Finding Truths N Hood Fiction

RJ Shamberger

Is race nothing more than a lived fiction? Or does race matter at all? I didn’t always know the answer to the question, then the world reminded me of my race and continuously showed me that I am in fact very different from those around me. The reminding moments did not always occur, and the vast majority of them have happened in the last five years of my life. Over the past half-decade, I have experienced two drastically diverse worlds that have taught me that race indeed does matter – and it matters a lot more than I would want.

Before I left for high school, race rarely crossed my naïve mind. Preceding that point, I started every day in my all black household and departed my majority black neighborhood for my ninety-nine percent black middle school. Everywhere I went, a comfortable sea of black faces continuously blanketed, and when anytime I looked into the mirror I saw myself – not my race. Early in my life, my parents ingrained in me the belief that I could be anything I put my mind to regardless of my situation – and looking back I realize that the faith manifested itself into a permanent destiny. I used to believe that the many problems people in my community and school faced were because there was something that they had or had not done in their lives. I was blind to the reason behind the issues those around me faced and quite frankly I didn’t care enough to learn. I honestly believed that my race played no part in whether or not I would live to see my dreams become a reality.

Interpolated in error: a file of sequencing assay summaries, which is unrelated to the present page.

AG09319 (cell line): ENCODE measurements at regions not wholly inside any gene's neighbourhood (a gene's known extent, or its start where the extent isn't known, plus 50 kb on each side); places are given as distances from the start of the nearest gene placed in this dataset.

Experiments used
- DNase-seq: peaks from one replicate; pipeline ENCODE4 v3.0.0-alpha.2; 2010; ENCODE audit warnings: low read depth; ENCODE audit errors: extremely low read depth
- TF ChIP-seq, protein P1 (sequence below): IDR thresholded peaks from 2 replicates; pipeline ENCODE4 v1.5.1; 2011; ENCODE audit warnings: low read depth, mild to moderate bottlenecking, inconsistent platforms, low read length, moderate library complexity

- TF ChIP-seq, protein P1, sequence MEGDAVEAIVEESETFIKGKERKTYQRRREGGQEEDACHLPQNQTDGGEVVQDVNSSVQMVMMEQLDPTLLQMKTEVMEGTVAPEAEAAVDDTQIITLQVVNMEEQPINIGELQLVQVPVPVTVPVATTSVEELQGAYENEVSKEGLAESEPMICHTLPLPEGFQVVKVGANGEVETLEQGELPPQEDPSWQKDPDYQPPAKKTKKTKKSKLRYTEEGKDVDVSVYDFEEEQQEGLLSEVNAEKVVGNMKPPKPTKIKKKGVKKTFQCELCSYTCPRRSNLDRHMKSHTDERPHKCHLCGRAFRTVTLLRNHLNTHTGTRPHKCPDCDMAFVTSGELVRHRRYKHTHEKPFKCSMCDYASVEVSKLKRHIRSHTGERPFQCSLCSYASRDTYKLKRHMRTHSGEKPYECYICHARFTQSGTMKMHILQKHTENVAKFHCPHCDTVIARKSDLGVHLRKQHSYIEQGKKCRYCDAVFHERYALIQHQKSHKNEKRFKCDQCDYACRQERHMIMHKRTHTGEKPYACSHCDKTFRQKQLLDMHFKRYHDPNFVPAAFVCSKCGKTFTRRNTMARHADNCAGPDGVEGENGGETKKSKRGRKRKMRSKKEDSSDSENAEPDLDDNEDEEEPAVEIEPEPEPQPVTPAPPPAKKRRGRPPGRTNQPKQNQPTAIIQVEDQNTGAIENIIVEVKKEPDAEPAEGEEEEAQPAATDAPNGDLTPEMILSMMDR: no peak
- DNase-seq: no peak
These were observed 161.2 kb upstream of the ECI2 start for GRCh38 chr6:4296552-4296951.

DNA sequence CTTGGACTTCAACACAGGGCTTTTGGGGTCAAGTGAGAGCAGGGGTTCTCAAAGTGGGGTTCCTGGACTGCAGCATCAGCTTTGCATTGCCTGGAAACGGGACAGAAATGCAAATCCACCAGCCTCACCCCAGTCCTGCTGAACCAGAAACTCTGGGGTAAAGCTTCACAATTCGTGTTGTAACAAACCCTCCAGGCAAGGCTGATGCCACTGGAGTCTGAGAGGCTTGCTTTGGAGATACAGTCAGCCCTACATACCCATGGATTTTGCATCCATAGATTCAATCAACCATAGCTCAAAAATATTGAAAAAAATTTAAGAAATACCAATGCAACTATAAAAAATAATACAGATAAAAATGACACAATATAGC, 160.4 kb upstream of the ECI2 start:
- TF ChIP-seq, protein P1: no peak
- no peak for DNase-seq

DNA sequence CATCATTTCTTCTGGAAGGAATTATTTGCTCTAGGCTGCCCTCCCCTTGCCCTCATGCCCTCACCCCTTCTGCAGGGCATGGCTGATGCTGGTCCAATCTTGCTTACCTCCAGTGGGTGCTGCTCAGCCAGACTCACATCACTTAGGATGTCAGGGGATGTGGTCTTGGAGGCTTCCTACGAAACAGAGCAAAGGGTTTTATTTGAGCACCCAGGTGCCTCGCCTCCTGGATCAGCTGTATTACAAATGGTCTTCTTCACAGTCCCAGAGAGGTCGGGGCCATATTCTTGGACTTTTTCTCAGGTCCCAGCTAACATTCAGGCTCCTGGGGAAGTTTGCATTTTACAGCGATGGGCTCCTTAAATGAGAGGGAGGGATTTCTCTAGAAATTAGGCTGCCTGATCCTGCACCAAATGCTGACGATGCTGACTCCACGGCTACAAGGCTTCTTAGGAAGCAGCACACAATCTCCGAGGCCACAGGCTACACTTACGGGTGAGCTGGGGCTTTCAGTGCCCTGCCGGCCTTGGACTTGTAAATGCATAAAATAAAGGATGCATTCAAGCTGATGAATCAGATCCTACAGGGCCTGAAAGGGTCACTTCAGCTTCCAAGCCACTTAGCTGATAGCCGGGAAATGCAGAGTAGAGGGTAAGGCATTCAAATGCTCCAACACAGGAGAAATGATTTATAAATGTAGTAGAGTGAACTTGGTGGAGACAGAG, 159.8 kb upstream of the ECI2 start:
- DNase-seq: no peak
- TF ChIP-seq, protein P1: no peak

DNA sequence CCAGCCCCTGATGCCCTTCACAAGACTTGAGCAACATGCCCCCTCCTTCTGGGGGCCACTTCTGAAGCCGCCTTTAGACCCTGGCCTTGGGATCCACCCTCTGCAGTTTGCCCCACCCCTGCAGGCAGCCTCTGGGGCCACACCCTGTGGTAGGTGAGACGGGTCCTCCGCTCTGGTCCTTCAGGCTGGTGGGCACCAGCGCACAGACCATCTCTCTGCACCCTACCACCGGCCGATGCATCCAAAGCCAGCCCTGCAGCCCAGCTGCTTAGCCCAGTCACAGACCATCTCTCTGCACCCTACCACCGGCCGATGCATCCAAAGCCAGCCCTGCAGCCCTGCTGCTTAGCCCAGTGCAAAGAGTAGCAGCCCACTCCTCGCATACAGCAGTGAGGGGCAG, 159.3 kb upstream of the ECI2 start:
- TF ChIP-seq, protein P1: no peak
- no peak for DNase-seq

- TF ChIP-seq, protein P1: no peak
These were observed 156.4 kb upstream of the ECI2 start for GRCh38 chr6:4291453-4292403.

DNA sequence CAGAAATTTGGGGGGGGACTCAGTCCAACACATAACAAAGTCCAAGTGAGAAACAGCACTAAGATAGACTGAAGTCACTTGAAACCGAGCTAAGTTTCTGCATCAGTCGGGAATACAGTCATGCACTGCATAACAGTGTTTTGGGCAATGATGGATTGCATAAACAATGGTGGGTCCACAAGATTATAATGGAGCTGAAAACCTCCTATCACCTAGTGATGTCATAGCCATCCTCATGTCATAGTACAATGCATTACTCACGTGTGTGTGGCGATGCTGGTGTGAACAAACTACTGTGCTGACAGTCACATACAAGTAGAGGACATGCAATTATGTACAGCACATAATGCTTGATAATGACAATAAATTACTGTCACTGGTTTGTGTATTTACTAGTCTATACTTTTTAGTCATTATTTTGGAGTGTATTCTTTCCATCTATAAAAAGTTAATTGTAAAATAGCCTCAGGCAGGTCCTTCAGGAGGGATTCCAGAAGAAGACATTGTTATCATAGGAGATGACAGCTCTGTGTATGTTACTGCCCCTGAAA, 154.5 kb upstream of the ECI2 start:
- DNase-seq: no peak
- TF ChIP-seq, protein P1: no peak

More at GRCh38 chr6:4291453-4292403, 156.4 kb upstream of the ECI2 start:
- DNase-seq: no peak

My understanding of American society remained fixed until I arrived on the campus of Deerfield Academy for my freshman fall term. Instantaneously, I was force fed every ounce of American racial relations as I struggled to learn the names of my elitist white classmates – the Rockefellers, the Waltons, the Kochs. I was mesmerized; however, I was further shocked to learn that there was only one black student in the senior class. Overwhelmed, I even went as far as opening my class representative speech with “I came here lost in a sea of whiteness,” only to replace whiteness later with the brilliance which seemed to be perfect synonyms. In America, whiteness is often characterized as mindfully brilliant and pure, while black is synonymous with unintelligent and vulgar. It was not until my time at Deerfield that I felt the pressures of being a black man in America. I realized that there is a blatant lack of equality among races because I knew that if my country was equal, then there should be more than one black student per grade in any preparatory institution.